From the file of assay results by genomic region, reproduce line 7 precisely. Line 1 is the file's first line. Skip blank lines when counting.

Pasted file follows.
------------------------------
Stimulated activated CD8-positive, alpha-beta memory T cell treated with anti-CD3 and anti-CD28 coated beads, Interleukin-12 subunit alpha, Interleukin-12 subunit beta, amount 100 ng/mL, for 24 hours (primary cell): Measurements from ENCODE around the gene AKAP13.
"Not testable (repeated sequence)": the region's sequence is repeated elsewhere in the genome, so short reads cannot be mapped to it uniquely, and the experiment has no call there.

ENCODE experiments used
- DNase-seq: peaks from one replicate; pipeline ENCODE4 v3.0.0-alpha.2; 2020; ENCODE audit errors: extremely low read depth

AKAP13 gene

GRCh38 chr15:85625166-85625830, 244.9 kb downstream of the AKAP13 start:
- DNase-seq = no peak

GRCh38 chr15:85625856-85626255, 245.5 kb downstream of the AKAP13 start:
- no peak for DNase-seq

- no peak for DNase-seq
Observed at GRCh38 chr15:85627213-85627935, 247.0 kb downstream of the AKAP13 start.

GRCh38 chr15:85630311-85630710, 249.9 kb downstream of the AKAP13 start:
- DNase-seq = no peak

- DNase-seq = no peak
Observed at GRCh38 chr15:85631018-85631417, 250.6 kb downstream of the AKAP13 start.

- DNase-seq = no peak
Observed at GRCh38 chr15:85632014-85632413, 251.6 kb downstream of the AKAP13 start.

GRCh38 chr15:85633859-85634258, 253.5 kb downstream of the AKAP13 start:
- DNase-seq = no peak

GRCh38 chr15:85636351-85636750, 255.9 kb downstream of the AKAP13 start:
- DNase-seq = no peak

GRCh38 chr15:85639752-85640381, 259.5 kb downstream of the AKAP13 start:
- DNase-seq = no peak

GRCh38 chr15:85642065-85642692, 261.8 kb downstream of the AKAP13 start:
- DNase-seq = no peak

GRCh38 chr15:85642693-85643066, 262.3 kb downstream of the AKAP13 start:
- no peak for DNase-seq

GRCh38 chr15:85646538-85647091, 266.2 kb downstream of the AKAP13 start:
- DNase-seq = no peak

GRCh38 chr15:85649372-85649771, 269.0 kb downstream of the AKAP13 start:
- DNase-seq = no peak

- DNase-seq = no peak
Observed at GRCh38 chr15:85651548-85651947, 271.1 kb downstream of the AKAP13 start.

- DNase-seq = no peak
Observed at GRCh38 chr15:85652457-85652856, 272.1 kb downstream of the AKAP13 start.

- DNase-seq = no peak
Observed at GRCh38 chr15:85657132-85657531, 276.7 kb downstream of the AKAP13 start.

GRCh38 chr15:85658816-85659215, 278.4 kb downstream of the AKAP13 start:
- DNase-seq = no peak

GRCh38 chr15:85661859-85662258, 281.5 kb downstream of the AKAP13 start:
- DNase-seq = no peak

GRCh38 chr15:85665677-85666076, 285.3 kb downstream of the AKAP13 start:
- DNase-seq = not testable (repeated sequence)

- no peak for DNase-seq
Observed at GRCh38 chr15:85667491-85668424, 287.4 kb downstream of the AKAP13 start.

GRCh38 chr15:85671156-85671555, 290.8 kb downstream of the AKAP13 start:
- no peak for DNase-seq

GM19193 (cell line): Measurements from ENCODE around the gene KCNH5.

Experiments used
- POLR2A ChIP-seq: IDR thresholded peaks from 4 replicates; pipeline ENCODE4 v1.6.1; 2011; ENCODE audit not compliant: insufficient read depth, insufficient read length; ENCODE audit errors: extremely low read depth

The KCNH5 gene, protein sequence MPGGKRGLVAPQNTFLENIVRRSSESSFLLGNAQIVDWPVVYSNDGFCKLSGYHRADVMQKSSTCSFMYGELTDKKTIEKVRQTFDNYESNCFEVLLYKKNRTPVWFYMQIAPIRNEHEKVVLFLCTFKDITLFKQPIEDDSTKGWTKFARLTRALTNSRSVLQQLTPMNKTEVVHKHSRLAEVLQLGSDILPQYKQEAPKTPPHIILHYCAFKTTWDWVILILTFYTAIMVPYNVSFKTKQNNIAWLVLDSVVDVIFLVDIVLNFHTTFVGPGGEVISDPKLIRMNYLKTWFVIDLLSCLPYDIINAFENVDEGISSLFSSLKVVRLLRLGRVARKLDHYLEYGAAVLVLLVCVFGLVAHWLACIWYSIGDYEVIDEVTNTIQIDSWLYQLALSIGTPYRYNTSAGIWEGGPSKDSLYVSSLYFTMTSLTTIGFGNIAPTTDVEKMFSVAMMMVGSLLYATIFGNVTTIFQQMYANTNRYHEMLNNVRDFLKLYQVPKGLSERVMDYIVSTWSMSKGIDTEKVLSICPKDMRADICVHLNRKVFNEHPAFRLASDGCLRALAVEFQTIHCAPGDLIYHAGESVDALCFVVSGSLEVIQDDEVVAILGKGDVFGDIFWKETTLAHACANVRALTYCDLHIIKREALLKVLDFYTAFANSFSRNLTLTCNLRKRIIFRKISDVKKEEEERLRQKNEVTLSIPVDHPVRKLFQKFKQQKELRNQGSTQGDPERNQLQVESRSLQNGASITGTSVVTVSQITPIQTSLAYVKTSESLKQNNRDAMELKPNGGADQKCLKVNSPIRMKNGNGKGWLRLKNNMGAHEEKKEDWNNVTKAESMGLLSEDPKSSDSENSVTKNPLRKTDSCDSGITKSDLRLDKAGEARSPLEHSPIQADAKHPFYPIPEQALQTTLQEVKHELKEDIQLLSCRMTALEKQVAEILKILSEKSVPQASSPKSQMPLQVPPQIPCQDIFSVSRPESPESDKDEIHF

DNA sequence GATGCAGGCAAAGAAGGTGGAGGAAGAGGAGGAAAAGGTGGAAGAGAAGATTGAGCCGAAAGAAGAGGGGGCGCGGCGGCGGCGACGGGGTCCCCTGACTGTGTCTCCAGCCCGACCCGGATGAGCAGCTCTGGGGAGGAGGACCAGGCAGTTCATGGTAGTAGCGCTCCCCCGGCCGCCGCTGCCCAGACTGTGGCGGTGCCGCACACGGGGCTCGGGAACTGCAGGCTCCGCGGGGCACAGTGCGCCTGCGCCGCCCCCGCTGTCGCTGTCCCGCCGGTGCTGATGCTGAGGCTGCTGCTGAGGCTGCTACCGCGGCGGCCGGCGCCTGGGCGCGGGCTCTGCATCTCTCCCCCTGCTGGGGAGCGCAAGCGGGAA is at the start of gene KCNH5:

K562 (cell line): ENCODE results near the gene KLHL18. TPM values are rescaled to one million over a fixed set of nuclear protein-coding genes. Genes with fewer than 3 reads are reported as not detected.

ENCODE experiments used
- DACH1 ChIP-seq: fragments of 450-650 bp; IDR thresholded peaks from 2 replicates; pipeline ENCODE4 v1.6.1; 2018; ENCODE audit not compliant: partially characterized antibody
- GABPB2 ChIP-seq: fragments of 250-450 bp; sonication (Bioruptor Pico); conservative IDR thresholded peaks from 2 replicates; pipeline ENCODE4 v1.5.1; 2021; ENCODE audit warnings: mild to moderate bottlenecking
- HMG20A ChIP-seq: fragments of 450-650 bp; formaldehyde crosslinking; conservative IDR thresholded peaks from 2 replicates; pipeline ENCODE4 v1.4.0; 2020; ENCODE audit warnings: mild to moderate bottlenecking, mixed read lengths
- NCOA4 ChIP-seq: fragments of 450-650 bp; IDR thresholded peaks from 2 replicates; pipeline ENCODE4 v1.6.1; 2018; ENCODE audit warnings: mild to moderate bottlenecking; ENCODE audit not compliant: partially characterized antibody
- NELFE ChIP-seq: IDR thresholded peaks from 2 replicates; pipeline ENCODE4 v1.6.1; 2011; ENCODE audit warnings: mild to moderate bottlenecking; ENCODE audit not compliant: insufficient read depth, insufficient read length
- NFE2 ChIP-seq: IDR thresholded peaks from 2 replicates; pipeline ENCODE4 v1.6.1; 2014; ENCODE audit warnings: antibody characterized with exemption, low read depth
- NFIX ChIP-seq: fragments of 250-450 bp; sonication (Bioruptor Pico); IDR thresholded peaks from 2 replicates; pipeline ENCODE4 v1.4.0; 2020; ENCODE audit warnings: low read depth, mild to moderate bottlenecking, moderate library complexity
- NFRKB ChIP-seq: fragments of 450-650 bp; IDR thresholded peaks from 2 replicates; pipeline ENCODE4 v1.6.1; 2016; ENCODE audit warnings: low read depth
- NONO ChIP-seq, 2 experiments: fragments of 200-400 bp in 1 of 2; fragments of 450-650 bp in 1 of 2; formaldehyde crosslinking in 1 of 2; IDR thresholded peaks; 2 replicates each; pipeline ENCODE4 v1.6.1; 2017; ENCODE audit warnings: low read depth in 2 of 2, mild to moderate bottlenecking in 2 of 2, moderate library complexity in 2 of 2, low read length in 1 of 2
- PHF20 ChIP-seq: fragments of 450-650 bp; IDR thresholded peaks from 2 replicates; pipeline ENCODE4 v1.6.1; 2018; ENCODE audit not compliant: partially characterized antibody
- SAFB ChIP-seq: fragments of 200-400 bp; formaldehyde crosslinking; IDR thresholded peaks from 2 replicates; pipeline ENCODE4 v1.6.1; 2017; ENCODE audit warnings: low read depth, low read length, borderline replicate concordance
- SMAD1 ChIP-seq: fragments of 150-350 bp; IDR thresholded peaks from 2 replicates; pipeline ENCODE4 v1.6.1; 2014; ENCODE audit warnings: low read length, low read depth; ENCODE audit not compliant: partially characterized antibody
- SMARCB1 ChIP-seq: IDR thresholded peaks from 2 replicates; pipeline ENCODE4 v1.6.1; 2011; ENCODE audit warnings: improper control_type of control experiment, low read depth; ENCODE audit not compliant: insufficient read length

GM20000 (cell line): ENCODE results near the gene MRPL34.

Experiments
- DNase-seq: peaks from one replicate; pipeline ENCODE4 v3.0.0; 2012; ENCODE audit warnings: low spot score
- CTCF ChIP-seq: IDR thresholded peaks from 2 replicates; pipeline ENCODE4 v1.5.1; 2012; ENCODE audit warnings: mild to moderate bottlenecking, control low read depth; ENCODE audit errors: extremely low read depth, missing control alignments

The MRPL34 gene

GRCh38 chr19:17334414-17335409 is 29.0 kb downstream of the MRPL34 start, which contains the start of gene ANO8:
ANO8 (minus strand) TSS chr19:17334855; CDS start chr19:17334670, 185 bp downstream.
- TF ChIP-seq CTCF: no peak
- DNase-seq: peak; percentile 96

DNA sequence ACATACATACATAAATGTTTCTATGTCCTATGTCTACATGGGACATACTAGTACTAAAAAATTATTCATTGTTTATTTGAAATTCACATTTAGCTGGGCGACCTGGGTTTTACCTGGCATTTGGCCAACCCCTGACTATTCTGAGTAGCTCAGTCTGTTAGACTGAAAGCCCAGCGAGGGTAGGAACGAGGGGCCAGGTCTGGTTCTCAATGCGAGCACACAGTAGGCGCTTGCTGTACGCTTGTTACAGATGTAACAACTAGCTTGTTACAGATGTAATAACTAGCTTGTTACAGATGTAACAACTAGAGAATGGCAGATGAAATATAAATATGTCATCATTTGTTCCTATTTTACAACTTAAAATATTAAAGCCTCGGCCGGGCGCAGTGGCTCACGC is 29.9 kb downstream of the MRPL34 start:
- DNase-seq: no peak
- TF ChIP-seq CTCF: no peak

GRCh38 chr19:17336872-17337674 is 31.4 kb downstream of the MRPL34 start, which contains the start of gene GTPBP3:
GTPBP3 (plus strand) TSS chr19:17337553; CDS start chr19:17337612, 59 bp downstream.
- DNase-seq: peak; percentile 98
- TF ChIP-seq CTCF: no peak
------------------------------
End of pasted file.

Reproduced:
- DNase-seq = no peak